Covina Argus from Covina, California on June 29, 1951 · Page 1
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Covina Argus from Covina, California · Page 1

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Covina, California
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Friday, June 29, 1951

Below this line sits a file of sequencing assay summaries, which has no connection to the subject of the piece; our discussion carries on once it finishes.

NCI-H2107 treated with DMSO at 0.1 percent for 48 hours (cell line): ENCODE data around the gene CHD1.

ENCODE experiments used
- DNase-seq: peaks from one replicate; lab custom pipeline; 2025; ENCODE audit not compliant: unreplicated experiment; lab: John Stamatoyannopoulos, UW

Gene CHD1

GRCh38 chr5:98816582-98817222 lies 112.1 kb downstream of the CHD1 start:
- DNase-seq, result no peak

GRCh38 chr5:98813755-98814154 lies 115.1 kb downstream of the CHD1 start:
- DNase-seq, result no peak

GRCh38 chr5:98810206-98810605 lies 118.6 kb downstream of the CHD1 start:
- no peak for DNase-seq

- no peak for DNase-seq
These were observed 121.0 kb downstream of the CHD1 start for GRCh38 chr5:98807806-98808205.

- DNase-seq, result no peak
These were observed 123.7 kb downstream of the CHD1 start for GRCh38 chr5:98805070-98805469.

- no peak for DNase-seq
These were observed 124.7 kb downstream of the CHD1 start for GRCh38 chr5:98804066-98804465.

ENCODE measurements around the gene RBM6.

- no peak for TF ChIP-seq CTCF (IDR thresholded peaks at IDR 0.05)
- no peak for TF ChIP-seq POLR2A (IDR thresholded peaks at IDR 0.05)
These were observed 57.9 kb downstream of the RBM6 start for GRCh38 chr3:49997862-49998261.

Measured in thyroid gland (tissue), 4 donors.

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City liib rary H Second at. Oovina LARGEST CIRCULATION of Any Newspaper in the San Gabriel Valley Bixty-sixth Year - Twenty-Two Pages Covina, California, Friday, June 29, 1951 Section One lOc per copy lanners Say C of C ihould Share Load if Consultant's Fee Covina's planning commission decided Monday night to ccommend that the city council include $1000 in its budget jfor the fiscal year 1951-1952 for continuance of the proposed ^-zoning plan for the business district. ' , • The motion, made by Jim Reed and seconded by Charles jVarne, provides that the money will not be spent unless the —•remaining $1000 required by Charles W. Eliot, planning consultant, to continue the study, is put up by the Chjimber of Commerce. The city has paid Eliot $2400 for the proposed ordinance, plans, and maps to djitc. Making up the second phase of the consultant's Covina study area will be detailed maps, showing locations of business buildings, etc., *ost Names tarry Ruehl (Commander 'Harry Ruehl, Covinn Packard [dealer, was unanimously elected I commander of Howard T. Douglas pqst of the American Legion Monday night. Ruehl, a resident of Covina six years, making his home at 413 Ken- ' oak drive, announced this week that ; he hopes the Legion will be able i proposed plans, and explanatory statement. The Covina study area includes the area bounded by Bonita and Garvey to the north and pouth, and > Banna and Lark Ellen on the east and west. P-ZONE DISCUSSION Considerable informal discussion to co-operate with other service W:1S held on the proposed P-zone, clubs in town, and that veterans, which is protested by most prop- rlthough they are members of other crt y owners having property located clubs, will join the American Le- '" 'he areas set aside by the plan gion to help unify strength of pa- ' for parking use. Chairman George triotism in the area. I Stoops appointed Reed and Russell Beginning his army service as an ' Davis as a committee to report on enlisted man in World War I, he ' th e adequate parking ratio required served as a major in World War 11 j if lhe p *>"<* were changed to C-l in Europe and Africa. He is past j *"* requested in some areas. The adjutant of the Covina post,' and ' committee was to report before Mon- headcd the youth service, for the | da v night's council meeting in order Rotary club. He succeeds Burry j 'hat a definite recommendation Renfro, who held the office years. i.Ndw officers chosen were Joe two could be made to the council at that time. Henry, first vice-commander; Curl Munson, second William Ycager. vice-commander; third vice-commander; Ed Heflner, finance officer. '-Appointed to the executive committee were Ivan Pyle, Doyle Epperson, HaroU Potter, and Sid Schissler. Other business coming before the frost wav the "" ' ' ' Requirement of off-street parking areas at commercial buildings iA a Crl, C-2, or C-3 zone, is at a ratio of 1 to 1, or one parking space for each 250 square feet. The planners felt that this would not be adequate space If the . parking zones were to be absorbed in commerda (Continued train page 2) After 31 Years, Honored by Pupils Retiring after 31 years as a teach- j er at the Merwin school in Irwindale, Miss Florence Goodale was pucst of honor at a farewell part> • Friday, June 15, in the Irwindalc Community house. Cake, cookies, nuts and punch i were served, charades played, anc Goodale was presented a bed- They will be Renfro, Pyle, Ruebl, Heffncr, and Schissler. New officers will be installed on July 9. Lions President Attends Annual Convention Coy McCullough, newly elected i president of Covina Lions cluh, is spread and drapery set from her expected home tod.iy from the ' former pupils and friends, a boudoir Lions 34th annual convention at At- ' liin 'P fiom the school faculty and a lantic City. ' "personality" rose bush from her Making the round trip by plane, ', 1951 pupils. McCullough ilcft Covina Satuixluy morning arriving in the convention city the following day. Harold P. Nutter, of Carmlen, NJ., is the now president ot Liens international. He succeeds H. C Petry. Jr., of Texas. . 'R. Ray Keaton, director-general of Lions International, .stated that during the fisciil year, Lions clubs \£cre established in three additional VICKERY DOUGHERTY Methodists Get Former Temple CHy Pastor The Rev. Vickery Dougherty, ormer pastor of Temple City Community Methodist church, was ap- >ointed to the pulpit of the Methodist church this week as the clos- ng session of the Southern Cali- ornia-Arizona conference meeting at the University of Redlands Sunday. Bishop James C. Baker read the appointments, which included reas- ignment of the Rev. E. Dow Hoffman, pastor here for the past five years, to Coronado Methodist church. Rev. Dougherty will assume the puloit Sunday when his sermon will be "Working Together With God." He has been at the Temple City church for the past ei^ht years, and will move to the parsonage here next week with his wife, Anna, and two daughters, : Polly Sue, 14, and Louann, 11. Well jtfcquainted with this area, Rev. D^gherty, formerly lived on den Lcmond avenue while attending '"j"-'"•"— and '••'-•-•'-'•-"• i^KSSltSiSt^ 1 ^ more, Ky^ and "tcok theological work from the correspondence school at Southern Methodist university. His first church was in northern California at Tudor, and before coming to Temple City he was appointed to Safford, Ariz., for four years. "I'm looking forward to my work in Covina as I feel I knjw the area well," the new pastor said. He has been a member of the Kiwanis Air Alert Success Praised The air alert Saturday and Sunday, which ran for 32 consecutive hours was a success, especially .as far as local participation was concerned, according to Rude Smith, supervisor of the air warning service. The local post covers the area of Azusa, Baldwin Park, Covina, Gfchdora, and West Covina. Local men who participated in the operation of last weekend were Earl Simpson, Calvin Smith and Jefferson Robertson of Covina; Frederick Spencer of West Covina. All of the men served four hours cr more on the alert, not one of those scheduled for duty failing to report, and were praised for their work. Smith points out that observers are still needed, especially women for day shifts. Anyone wishing to volunteer may call him evenings or weekends at FL. 4-2783. Huge Fireworks Display^ ^^^^ \ . ' • • ~ to Climax All-Day Event Contests, Prizes, Food June 21 73 22 77 4!> 23 79 59 24 82 57 Local Girls Again Selected as Fair Queen Candidates Two attractive Covina area coeds, Aloria Bryant, 18, and Joyce Tindall, 17. were named today as queen candidates for the forthcoming Los Angeles County fair. Following a recent contest at Mt, San Antonio college, 11 pirls were selected -to form the royal court of agriculture, each one representing a major southland product. From this number, one is to be chosen queen by a panel of impartial judges sometime before the fair. Miss Bryant is the daughter of Mr. and Mrs. James E. Bryant of 217 N. Willow, West Covina,, and Miss Tindall is the daughter of Mr. and Mrs, John H. TinSaU who reside, at 332 MootezptrtKv.CbvintK high sefiooLimd %<>4l are acbve in student; body 'iiffWw at HISAC., , .:', The .girl chosen queen wfll reign over 17 days/ of festivities: "at the largest county fair in America. Skating Rink Runs Into Snags; Blueprints OK'd JULY 4TH PROGRAM 9:30 a.m. — Athletic Events Ten' relay races Jor boys and girls, including sack race and dash. Valuable prizes' for winners. 10:50 a.m. — Introductions By Lions Club President Coy McCullough of Mayor Howard Hawkins, who will introduce Dr. Stocking, dean of agriculture at Kellogg unit of California State Polytechnic college. 11 a.m. — Kellogg Arabian Horse Show The famous performing Arabian horses from Cal Poly's Kellogg unit. Show narrated by Dr. Stocking. 1 p.m. — Swimming Poel Events Six events open to boys and girls 14 and under. Valuable prizes awarded. 8 p.m. — Awarding of Grand Prize The 24-inch television will be awarded some lucky person. Other valuable prizes will be awarded every hour on the hour beginning at 11 a.m. 8:30 p.m. — Fireworks Display The biggest display ever presented, including 150 pieces. All Day — Carnival Scores of concessions will be operated during the day beginning at 11 a.m. Foods, fun, frolic, rides for the kiddies. Frolic in Store at Park That it will be bigger and better than ever has been said before, but the addition of 50 more spectacular fireworks, making a total of 150 pieces, the awarding of a 24-inch television set and the now "famous for fun" carnival, promise to attract the largest throng ever to the Lions annual Fourth of July Corbin Takes Rotary Reins From Munson In their most important and spectacular ceremony of the year — an annual event — Covina Rotarians, "Rotaryanns" and guests to the count' of over 200, gathered Tues- yi night in, the' Pomona Golf and - j '--•-— dub: to dine ; 'aid witness and Rotary clubs. Rev. Hoffman came here Highland Park. While here he said he received more than 200 persons in the mission of the cnurch. Also Although it was still hoped as Ths i Argus-Citizen went to press that from there would be some signs of a beginning on the skating rink at the park, Ray Johnson said that the plan was taking more time than had or- .urnu; ms pastorate a new nursery j iginally been expected, building was constructed. He be- Anthony Silva. a member of the i onge d to the Masonic Lodge, Lions, school's first graduating class in 1923. made the presentat'ons. Present from the school faculty were Boyd D. Russell, Mrs. Willie Patrick, Mrs.. Mabel Sampson and Mrs. Vivian Mead. Former pupils present were Mr. and Mrs. Eilva, Pat Miranda, the Mmcs. Aurora Hernandez, Frances Diaz, Amelia Ornelas, Theresa Moncountries: Finland, Italy, and Uru- ^no, Conuselo Guerrero, Margaret Barbosa, Esther Barbosa, Eva Miranda, Mary Galvan, Amparo B,ar- guay. i bosa, Maggie Guzman, Alice Rodri- iguez'and Caroline Moreno, and the ' Misses Maggie Hernandez, Grace 1 Diaz, Carrie Haro, Rose Ramirez, Thelma Martinez, Alicia Silva. Hel- Photography minded persons in- en Silva, Pauline Rodriguez and Eva terested in forming a club in Co- ! Gomez. Photography Club to Be Formed Vina may telephone Bill Barr, of Barr's Music and Photo Center, who is compiling .a list of names and addresses to be contacted when enough interested have signed. 1 E^yr's number is FL. 2-1293. Friends who participated included Mr. and Mrs. Abel C. Fraijo of Pasadena, Mrs. Vera Hege, Covina, and Mrs. Micaela Granado, Irene Salazar and Mrs. Mary J. Ornelas, all of Inwindale. Park Summer Recreation Program Starts Monday . Ten weeks O f summer fun is again other playground teams. in store foi the ch.ldren oi Covina For younger children the recraa- ris announcement was made this tion program will include supervis- wcek that the annual cummer rec- ed play and instruction in arts and reation program at the p_u .t win cratts. There will be organized begin With registration of young- games for younger children in the sters Monday. moining, followed by assigned per' Sponsored Jointly by the Los An- iods for story tilling nnd singing. geles county department of parks The afternoon will be devoted to and recreation, B. P Gruendyke, di- creative work, which will include I flfemen's rector, and the Covina school dis- work with beads, paper, clay, shells,' trict, of which Donald Urlimniond yarn, wood, cloth and some metal. is superintendent, the program will | Special events have also been and Y's Men in Covina. The Holf- mun s son, bill, was graduated trom Covina high school this month, will enter Recilands university in the fall. Dr. Ralph Stewart Challenges Men to Church Duty Dr. Ralph Stewart, pastor of the San Gabriel Union church, gave an inspiring address on "The Importance and Purpose of the Church and the Responsibility of Men of the Community to the Church," at the Inter-Church Men's Brotherhood meeting Tuesday night in Logan- Stead hall. The speaker was introduced by Claude Edwards, president of the Super Market Institute of America, general manager of Alpha Beta, and a member of Dr. Stewart's church. / Seventy-five members were present for the program which included violin selections-'by^Irs. Sarah Robinson of the Foursquare church. A dinner was served by the women of the Baptist church. ' t Other programs to be presented this year by the Brotherhood will include Dr. Charles Fuller, and one of the outstanding negro ministers. J. C. Penney is also expected to appear on one of the programs later this year. • The rink will be paid for from Lions funds derived from the Fourth of July celebration. Construction costs are expected to be $4000 instead of the original estimate of $3500. The blue prints are finished, however, and bids have gone to contractors. It is hoped, Johnson said, that a plan of the rink can be posted on its luture site at the park lor those attending the celebration Wednesday to sec. j$Rtfo : cbnijn|f year's'•; man,.Olivet L. COFbin.; ,, : ?;'-.-v Tne : -. striking ceremony of the G. J. Gheesebrough Given Assignment Charles J. Cheesebrough, seaman apprentice, USN, son of Mr. •end Mrs. Charles C. Cheesebrough of 19542 Arroyo avenue, has been as-, signed to the USS Hancock, a destroyer. Along with three other destroyers from the Pacific Reserve Fleet, the Hancock was recommissioned last month. She will become a part of the Destroyer Force, Atlantic Fleet, when her overhaul period at a West Coast ship yard is completed. presidents was given a background and setting of mirth, laughter and high jinks generally, and topped off with a professional show wherein the "Charlie Openui Trio" from the Samoan Islands passed out many a thrill with strumming ukes doing the weird melodies of the South Pacific, Freddie LeLuli, famous 'knife dancer," giving his incredible exhibition^ of his leaping and whirling dance while juggling murderous, razor-edged knives. His wife, Lani, thrilled the diners with her Samoan hula and serpentine dancing. Following dinner President Munn introduced the special honor guests: .Frank Crane of Santa Ana, past district governor, and Mrs. Crane, and Carl P. Miller, district governor-elect for district 160, and Mrs. Miller; W. Fred Lavelle and Mrs. Lavelle were presented, Mr. Lavelle being a member of the Covina Club and Governor-elect of this district 162. Rotarian Stuart A. Coulter acted as master of ceremonies throughout after Carl Munson had tapped the gong for the last time, and the (Continued from page 2) 'Deadline Days Advanced Next Week for Holiday The Fourth of July holiday next Wednesday makes it necessary for the Argus-Citizen to ask news contributions and advertisers to please prepare their ccpy one day early. This request is to enable the staff to observe the holiday and still del the publication ready for delivery at the regular time. OLIVER L. CORBIN German Retailers Include Covina on Busy Itinerary A group of German retailers in this country to study food distribution included Covina on their itinerary Monday, visiting here for several hours. The men first visited the Covina Citrus Association, making a tour of the packing house, accompanied by K. M. Smoyer, county director of extension, Los Angeles county. They then visited the Damerel- Allison juice processing plant, and I Verne Jobe's orchard on N. Azusa celebration in the park, * Beginning with athletic events for children 14 and under, and climaxing with a gigantic fireworks display for everyone eight days to 80, the annual fun-packed celebration will again include the famous Kel- lo?g horse show, put on by the Cal Polv Kellogg unit. The relay events will include the following: Event 1, 25 yard dash—Boys 8 and under; Event 2, 25 yard dash—Girls 8 and under; Event 3, 50 yard dash— Boys 12 and under; Event 4, 50 yard dash—Girls 12 and under; Event 5, sack race—Boys 10 and under; Event 6, sack race—Girls 10 and under; Event 7, sack race—Boys 14 and under; Event 8, sack race—Girls 14 and under; Event 9, sack race—Boys open; Event 10, sack race—Girls, open. Prizes will be awarded all day on the hour, to lucky persons present. It is not necessary to be present for the grand prize, a $700, 24- inch television, at 8 p.m. The list of prizes includes: deep freeze, radios, tires, a bicycle, and many more. Booths will be open at 10 ajn. to test skill and luck, arid food booths promise to satisfy .the moat discrim Jnating. ' In charge of the entire celebration ore co-chairmen Hi Kem£ and'Bill Mclntyre, who re' ' the entertainment and food ~^-,., ** Ibe*" chaitnaBttecf'njy; *h following: bam and-bacon, Vic :Mc Atee 1 , CorvH* HofHand,; plants; In 1 '.eluding orchids, camellias,' Lowe 1 ! Miljer; cakes, Lions aittiliar/ iWcfedy Martin; gold- fish, Jiowari [Hawkins and Gene Christiansen; jnickle pitch, Oscat Yaeger. Bingo, Francis Place, Damon Dial', Tex Gentry; bottle throw, Dr. Wayne Kuettel; tank drop, which gives the victirrf less chances of getting dunked, Roy Russell; kiddies rides, ferris wheel, merry-go-round, airplane ride, ,Ed Hamson, Ray Johnson; Balloons, Bill Baldwin. Food,booths will offer cold drinks, hamburgers, hot dogs, beef dips, ice cream, cold plates, coffee. At 1 p.m. the following swimming contests will be held with prizes tO' j the winning boys and girls, super- I vised by John Arrambide and Oak j Pendleton. i Event 1, two laps—Boys 10 and (Continued on page 2) Arabians " .''JJ.T Featured on Fourth Those who attended last year's famous Kello?g horse show at the park as a part of the Fourth of July celebration, know it was a good show, those who did not attend learned that they missed good entertainment. A large group of horses, will appear for this year's 45-minute show beginning at 11 a.m. on the baseball diamond. Rossika, the '23- ear-old Arabian mare will again e featured. As usual she will bring er bag of tricks, which includes perating a cash register, walking narrow beam, portraying'a'•hobby orse, and putting her baby '-doll o bed. ..\ Bataan and Alert, two of the most amous Arabian stallions now ed by Cal Poly, will also make .an appearance. Bataan, one ot the few slack Arabians hi the. country, is classified a* a* "made" stock hone, haying completed 'and wpti 'stock hoi$e competition afiftu»U)f^ j*h,er- he BMtattAU0»*. k old., chretaul , Arabian, v .l drained <roa$ Mrs*, "< Be' onaErste" the Lions Shetland ponies and their new jabies, will be making their first mblic appearance away from the' Cellogg campus. These "youngsters" can be depended upon to put n an impromptu performance. directed by Stanley planned for the 10-week program. Assisting him will be Miss , These will be varied in character again be Geddes. Marlene Smucker. I to assure the interest of all partici- Registration will be held Monday ' paling children, Geddes, who has di- and Tuesday and the play program ' iccted the play program three years, will get underway on Thursday fol- said. Picnics, .athletic contests, hob- lowing the Fourth of July festlvi- hy 'shows, swimming, movies, na- tles. I ture study, and a "parents day" for e. Softball teams, juniors, and p-ae- j recreation review and crafts exhibi- wees will begin practice immediate- > tion are on the calendar of planned ly, and later will play aga'inst simt- I events. There will also be a ball lar team* from San Dimas, Charter ' game between children and their Gak, Inwindale, West Csvlna, and cuws, Aid Station to Be Aided by Aid Covina's fire department will again maintain a first aid station at the park on the Fourth, but this year the station will also • have the assistance of a nurse's aid, according to Fire Chief Barney Dial. , Should Junior cut his foot, or Suzy get a cinder In her eye all will be taken care of by the capable folks at the first aid stand, avenue. Traveling with the visitors Monday were M. H. Kimball, farm advisor, Los Angeles county; Leslie Waight, organization director; Charles Fallert, dirict 'service supervisor; Frank S. Pierce, general secretary, all of the CFBF. Judson Reynolds Home After Nine Months in Korea After spending nine months in Korea with 187th Airborne RCT, M/Sgt. Judson Reynolds returned to this country last week to spend a 30-day furlough with his parents, Mr. and Mrs. Judson Reynolds, 5625 on | N. Glendora avenue. Homer Newell, Jancies Adams Join Reserves Homer D. Newell, 152 W. Badillo street, and James A. Adams, 17834% E. San Bernardino road, have joined the enlisted reserves at Ft. Mac • Arthur^ according to an Army r>- lease this week. Homer and James arc at present assigned to the 6210th replacement training center. The training schedule at Ft. MacArthur consists primarily of instruction in basic weapons and army discipline. MISS SUNKIST is pictured with Glenn White, left, and James Hodges at the Lions program presented by the California Fruit Growers Exchange introducing their "Blessed event," the new frozen juice and fruit concentrate. ' —Barr photo Mrs. Douglass Dies After Six Years Residence Here Funeral rites were held Friday morning for Mrs. Flora Elizabeth Douglass at the Little Stone Church in Alhambra. Burial was at Oakdale cemetery. The Rev. William C. Godden and the Rev. E. E. Marshall performed the funeral services, directed by Turner, Stevens, and Turner of Alhambra. Mrs. Douglass died in her home, 20705 Gladstone avenue, "and had been a resident o f the community for . six years. band, ' James daughter, Mrs. Betty Simpson of Azusa; one son, James K. Douglass, of Pomona; two sisters, Mrs. W. W. Nuzum and Mrs. P. J. Toner of Alhambra; five grandsons and seven gre.at-grandchildren. A native of Sunburg, Pja., Mrs Douglass was a California* resident for 39 years, had been married 56 years, and was an active member o f the First Methodist church of Alhambra. . Paratrooper Reynolds, who has been in the service eight years, made two combat jumps on the front lines in Korea. He served in the Philippines during World War II. He was graduated froirf Covina union high school in 1941. Fireworks Not \ to Be Shot, Macdonald Warns - Anyone shooting off fireworks in Covina in celebration of the Fourth of July will be violating a city ordinance, Police Chief A. E. (Scotty) Macdonald warned this week. This warning, of course, does not apply to the fireworks program sponsored by the Lions club in the park Wednesday, which will be Uh- der the direction of^jtjie fire department. Annual Reports Given Coordinating Council The part played by the various provide medical supplies or care. civic minded organizations in child welfare work in Covina and the San Gabriel valley was told Monday night by representatives of various -roups at the meeting of the Covina Coordinating council at the Red Cross rooms. Mrs. Kenneth James, president ot the council, conducted the busines- Care was taken that'the clothing 'uoplied from one community was distributed- to reUeve any chance of embarrassment • to* the recipient. Mei-win school was mentioned as having shared in the benefits as well as other schools. No lidtle comment was made upon the breadth and scope of the activities ot this She leaves a hus- A. Douglass; one of the meetinj called for reports of group and its participation in any 1951 activities from the group in j and all drives for worthy purposes attendance. I in the community." Mrs. Philip Horner representing | Eye tests for the children of the the Covina grammar school Parent- Charter Oak school was given as Teacher group told of the' wide- one of the • projects explained for spread activities in many lines of that district by Mrs. Clark Bell and the mothers and teachers from the elementary school. One of the bis glasses for 15 children were «MP- plied she said. Because no local projects was the collection cf cloth- , physicians' were available at op- ing, furnishing free milk and hot' portune times for health examina- lunches for undernourished children, also providing glasses for children who needed them- and looking after their health in other ways where the family budget could not tions the aid of the county physician was sought but this.did not prove as satisfactory as hoped but plans are being laid for a better (Continued on. page 2)